In choosing Sen. Alan Peter Cayetano as running-mate in the 2016 elections, Davao City Mayor Duterte wins points with Filipinos who want iron-hand governance to include corrupt government officials.
Duterte last week filed his certificate of candidacy (CoC) as presidential candidate for the Partido Demokratiko Pilipino-Lakas ng Bayan (PDP-Laban), replacing anti-crime activist Martin Dino. Just minutes earlier, his daughter, Sara, replaced him as lone mayoralty candidate of the major southern Philippine city.
Whether or not the Commission on Elections (Comelec) approves Duterte’s presidential bid is still up in the air.
But already, he’s set the political landscape aflame. Revelations that his wife’s ongoing battle with cancer was the cause of early dithering over electoral plans can only win sympathy for the feisty Duterte, known as “The Punisher”.
Aides and supporters believe those disillusioned by months of shadow boxing will come back once campaign season starts.
Since they expressed intentions of running for higher office, Cayetano and fellow senator Ferdinand Marcos Jr. have wooed Duterte.
Sen. Miriam Defensor-Santiago, another presidential aspirant, picked Marcos as her running mate, but the son of the dictator Ferdinand Marcos has yet to name her as his principal.
Those figures made it easier for Duterte to choose Cayetano, despite Marcos’ clout in northern Philippines and his lead in Metro Manila.
Duterte is close to both men. But he cites Cayetano’s doggedness in courting him. He also acknowledges the younger man’s capabilities. Marcos was once a governor; Cayetano, like Escudero, has a solid legislative record.
University of Sto. Tomas political science professor Edmund Tayao believes the lawmaker from Taguig City provides “finesse, a soft touch, which many think is lacking with the mayor.”
Duterte won’t lose sleep over finesse. The shadow of the Marcos dictatorship gave Cayetano the edge.
While Duterte was a former activist and is close to the underground Left, he has his own human rights baggage. A section of Filipino advocates against corruption oppose his candidacy on these grounds.
On the other hand, many who like his strongman persona dislike Marcos because of his family’s record for massive corruption. Part of Duterte’s charm is due to his perceived distaste for corruption.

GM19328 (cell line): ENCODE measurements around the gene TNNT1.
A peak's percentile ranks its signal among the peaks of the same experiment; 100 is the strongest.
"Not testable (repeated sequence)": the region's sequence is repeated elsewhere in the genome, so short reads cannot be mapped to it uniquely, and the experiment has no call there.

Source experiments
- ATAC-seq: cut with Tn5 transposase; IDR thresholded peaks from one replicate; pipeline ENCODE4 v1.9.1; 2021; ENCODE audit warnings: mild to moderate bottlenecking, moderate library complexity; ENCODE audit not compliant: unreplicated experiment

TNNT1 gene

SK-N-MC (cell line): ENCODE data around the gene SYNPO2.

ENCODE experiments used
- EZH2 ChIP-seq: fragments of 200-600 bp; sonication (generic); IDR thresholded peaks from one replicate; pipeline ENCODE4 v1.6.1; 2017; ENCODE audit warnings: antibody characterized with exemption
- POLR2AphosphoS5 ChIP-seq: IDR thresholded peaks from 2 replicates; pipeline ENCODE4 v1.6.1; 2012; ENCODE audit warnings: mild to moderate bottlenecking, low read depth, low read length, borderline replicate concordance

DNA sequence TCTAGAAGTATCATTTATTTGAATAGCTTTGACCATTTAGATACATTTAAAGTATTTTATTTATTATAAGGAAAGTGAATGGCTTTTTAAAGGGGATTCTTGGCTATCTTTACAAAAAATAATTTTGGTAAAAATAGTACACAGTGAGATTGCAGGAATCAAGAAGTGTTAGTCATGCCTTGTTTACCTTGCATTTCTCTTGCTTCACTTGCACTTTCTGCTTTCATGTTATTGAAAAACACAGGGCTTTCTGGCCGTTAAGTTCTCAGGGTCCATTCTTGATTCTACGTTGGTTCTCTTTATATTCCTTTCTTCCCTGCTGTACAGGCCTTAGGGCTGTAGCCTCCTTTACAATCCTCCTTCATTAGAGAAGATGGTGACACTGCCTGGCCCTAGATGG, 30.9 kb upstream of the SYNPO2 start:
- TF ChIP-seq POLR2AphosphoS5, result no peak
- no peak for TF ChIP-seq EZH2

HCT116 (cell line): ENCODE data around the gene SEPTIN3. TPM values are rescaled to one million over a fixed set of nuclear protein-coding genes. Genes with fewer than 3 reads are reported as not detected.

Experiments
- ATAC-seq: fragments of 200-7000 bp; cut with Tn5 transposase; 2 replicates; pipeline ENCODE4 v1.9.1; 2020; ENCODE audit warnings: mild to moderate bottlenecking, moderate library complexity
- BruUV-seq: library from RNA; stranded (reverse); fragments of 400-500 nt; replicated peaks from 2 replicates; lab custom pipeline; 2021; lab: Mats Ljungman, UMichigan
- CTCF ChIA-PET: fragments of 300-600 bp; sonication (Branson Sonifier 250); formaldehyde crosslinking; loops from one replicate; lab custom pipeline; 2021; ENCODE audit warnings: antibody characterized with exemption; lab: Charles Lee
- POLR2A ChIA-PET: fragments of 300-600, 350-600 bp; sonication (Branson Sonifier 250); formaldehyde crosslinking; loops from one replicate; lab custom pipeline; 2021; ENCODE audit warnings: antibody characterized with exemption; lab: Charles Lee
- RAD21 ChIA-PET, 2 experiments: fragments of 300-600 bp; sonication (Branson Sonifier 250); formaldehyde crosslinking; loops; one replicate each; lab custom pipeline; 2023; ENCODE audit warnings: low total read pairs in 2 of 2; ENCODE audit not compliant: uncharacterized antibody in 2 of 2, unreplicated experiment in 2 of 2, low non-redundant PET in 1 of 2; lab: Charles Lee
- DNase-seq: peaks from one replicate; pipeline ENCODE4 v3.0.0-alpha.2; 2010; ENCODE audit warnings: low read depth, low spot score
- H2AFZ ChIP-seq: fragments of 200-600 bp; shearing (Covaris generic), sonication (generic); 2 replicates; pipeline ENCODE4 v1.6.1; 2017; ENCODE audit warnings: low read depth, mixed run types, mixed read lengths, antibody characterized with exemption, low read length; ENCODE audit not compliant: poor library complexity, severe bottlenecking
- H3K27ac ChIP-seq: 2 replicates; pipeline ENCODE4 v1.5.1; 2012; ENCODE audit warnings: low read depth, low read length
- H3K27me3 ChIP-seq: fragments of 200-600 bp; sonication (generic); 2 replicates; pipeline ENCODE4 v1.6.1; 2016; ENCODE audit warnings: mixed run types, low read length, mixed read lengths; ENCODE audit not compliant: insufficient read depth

And there is the Muslim vote.
Cayetano was very hostile towards the Moro Islamic Liberation Front, the biggest Muslim rebel group, during hearings on the 2015 Mamasapano clash that killed 44 elite cops.
But Marcos is no different. The chair of the Senate committee in charge of the draft Bangsamoro Basi Law authored a version that turns the measure to slush. Many Mindanao Muslims still remember massive bombings and attacks on their communities during his father’s two-decade rule.
“Cayetano is a good prop,” Norodin Alonto Lucman said in a Facebook exchange.
“Honestly, do we have a choice?,” said Lucman, a former guerrilla now running for the Senate. “Bongbong Marcos is a liability in Mindanao although it was assumed that he will deliver the North and Western Visayas votes.”
“Visayans and Mindanaoans will vote for Duterte, hands down,” he added. Cayetano is a good prop but he might learn a thing or two about humility with Mayor Duterte.”
Free for all
Escudero – also not a friend of the MILF — has more than double the preference rate of Marcos and Cayetano in Mindanao and enjoys an even bigger lead in the Visayas.
Few voters see their votes for the country’s most powerful posts as a package deal.
MILF-influenced voters can always choose Rep. Leni Robredo, staunch backer of the BBL. But the Bangsamoro under the MILF’s influence also dislike Mar Roxas despite their leaders’ ties to President Benigno Aquino III.
Cayetano’s ratings may get a boost from Duterte. Duterte may cement the support of Filipinos who like him but are leery of the Marcos name. Then again, those who like Marcos may be expected to vote for him, too. #30